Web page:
When Robert was in Iraq we put a little money into what could be termed as a ‘high risk investment,’ we bought some Iraqi money or Dinar. $750 worth or 1 million Dinar (yes, it’s true I’m a millionaire) the reason this is high risk is because the country is so unstable that the finances could utterly collapse, they could change currency or something like an all out civil war could occur (that’s why we only have $750 worth, it was to risky to buy anymore).
Anyway, we haven’t thought about the money in more than passing for several years, on occasion I’ll have to get into my jewelry box and will grumble at the large wad of useless paper stuffed inside, but we usually don’t eve think about it. Until we saw this headline in our newspaper:
IN IRAQ, CASH IS A WEAPON
Iraq officials dish out dinars on the streets as part of major internal investment program.
To say that we groaned would be an under statement. It goes against everything I ever learned about economics (which is really not that much, since I managed to dodge that class); an influx of cash makes it worth less, so handing out $3000 a person sounds outright nuts.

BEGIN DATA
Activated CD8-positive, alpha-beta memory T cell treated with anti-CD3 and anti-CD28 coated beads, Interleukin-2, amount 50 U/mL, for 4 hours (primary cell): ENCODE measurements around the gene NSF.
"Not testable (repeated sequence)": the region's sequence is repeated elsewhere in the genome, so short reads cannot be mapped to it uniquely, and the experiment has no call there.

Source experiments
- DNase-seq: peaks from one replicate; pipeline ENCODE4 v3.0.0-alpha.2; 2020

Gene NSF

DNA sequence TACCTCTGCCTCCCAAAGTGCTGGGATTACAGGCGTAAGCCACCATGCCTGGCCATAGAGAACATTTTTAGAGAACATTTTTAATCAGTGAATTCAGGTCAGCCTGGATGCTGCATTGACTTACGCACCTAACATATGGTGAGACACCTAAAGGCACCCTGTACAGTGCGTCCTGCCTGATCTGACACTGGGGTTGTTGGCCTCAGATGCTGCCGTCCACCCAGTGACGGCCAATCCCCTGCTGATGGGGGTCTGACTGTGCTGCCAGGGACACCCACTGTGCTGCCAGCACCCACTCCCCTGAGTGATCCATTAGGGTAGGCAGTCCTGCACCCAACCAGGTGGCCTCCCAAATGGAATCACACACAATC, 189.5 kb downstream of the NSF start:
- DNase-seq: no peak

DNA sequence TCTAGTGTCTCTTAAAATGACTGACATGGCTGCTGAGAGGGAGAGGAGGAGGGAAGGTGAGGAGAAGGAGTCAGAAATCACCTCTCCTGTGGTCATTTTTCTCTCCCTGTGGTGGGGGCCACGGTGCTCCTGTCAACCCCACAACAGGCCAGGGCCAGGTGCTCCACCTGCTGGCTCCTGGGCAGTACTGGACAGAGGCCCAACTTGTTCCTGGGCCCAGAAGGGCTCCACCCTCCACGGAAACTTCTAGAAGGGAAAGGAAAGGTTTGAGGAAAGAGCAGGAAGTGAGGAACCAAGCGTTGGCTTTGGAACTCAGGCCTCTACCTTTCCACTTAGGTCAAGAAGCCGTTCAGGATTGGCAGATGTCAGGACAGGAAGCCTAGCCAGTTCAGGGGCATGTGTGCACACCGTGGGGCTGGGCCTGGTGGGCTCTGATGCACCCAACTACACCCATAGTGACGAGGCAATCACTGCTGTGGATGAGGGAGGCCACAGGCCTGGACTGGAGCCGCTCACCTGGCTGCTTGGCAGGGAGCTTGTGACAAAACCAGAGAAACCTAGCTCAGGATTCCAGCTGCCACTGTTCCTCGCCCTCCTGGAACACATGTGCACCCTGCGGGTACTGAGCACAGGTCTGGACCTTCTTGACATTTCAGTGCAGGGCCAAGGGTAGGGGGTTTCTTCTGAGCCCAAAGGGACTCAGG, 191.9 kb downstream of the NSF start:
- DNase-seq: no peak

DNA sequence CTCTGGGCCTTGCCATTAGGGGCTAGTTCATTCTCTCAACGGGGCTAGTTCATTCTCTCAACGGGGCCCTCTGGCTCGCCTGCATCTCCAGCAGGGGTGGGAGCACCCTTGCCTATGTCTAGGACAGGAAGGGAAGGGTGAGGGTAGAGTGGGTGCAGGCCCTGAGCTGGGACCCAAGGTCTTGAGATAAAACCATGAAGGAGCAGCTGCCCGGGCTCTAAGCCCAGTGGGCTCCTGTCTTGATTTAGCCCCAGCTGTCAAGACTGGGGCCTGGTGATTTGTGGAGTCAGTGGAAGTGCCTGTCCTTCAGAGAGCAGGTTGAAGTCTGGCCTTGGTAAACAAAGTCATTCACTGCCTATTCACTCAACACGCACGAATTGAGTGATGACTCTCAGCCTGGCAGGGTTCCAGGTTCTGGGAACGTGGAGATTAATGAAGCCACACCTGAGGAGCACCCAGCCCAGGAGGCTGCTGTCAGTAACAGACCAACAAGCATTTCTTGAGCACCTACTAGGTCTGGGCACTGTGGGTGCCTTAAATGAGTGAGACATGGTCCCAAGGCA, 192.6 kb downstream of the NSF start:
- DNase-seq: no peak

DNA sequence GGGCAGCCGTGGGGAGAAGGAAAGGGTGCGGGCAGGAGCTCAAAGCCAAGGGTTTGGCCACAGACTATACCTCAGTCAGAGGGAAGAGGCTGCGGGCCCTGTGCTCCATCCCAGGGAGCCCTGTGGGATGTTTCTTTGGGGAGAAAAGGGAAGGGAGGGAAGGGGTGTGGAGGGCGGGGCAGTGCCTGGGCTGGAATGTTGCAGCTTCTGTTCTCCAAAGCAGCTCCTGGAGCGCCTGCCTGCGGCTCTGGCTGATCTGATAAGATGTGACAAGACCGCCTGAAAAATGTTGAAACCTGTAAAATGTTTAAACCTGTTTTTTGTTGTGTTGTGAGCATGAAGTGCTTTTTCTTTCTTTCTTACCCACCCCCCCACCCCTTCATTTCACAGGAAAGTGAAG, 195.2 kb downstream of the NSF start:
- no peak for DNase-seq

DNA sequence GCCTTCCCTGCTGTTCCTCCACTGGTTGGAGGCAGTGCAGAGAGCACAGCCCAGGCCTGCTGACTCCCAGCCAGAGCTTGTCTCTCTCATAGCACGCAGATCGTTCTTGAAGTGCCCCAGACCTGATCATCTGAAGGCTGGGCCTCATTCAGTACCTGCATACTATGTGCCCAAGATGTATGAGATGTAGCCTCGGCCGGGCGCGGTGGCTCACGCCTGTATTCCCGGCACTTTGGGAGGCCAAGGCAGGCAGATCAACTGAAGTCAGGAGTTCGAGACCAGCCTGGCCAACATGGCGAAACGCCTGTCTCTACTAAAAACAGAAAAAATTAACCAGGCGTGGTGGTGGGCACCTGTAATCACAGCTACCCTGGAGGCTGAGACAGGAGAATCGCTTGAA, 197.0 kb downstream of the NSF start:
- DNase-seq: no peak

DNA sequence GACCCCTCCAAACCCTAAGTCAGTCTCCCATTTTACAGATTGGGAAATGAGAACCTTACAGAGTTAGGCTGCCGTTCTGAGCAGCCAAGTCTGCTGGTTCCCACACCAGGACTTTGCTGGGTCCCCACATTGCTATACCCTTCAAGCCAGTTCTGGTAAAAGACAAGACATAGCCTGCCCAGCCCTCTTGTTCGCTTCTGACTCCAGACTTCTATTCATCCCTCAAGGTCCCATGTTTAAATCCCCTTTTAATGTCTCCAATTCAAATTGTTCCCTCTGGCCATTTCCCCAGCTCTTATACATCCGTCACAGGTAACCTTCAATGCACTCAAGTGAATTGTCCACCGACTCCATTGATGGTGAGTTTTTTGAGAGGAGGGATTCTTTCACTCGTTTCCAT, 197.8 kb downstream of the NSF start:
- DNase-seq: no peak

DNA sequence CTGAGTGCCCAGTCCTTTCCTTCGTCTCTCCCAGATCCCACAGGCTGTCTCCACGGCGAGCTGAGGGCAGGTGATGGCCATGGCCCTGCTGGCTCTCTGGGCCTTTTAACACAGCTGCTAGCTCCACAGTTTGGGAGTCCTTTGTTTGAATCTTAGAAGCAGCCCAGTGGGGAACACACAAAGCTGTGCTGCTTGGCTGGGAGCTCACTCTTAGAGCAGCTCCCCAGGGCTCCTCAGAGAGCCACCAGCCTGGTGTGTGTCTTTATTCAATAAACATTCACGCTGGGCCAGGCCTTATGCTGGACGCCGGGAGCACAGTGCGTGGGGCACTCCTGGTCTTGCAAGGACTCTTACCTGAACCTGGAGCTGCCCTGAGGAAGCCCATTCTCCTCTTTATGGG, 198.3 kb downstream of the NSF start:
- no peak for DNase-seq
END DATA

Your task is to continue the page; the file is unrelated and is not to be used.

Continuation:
Evidently, according to the article, it’s supposed be helpful, stimulate the economy like our tax refunds. I guess that makes sense in the long run, if people do what they are supposed to with the money, which is to spend it. If we Americans are any indicator, though, it doesn’t work that way. In church we actually had one of our local leader’s counsel us to save our tax rebates or buy food storage with it.
Save a tax rebate?! That misses the point. I sure hope the Iraqi people are smarter than us over the water’s. I hope they spend every last penny they get, maybe I’m a little self motivated, but hey, only a slightly.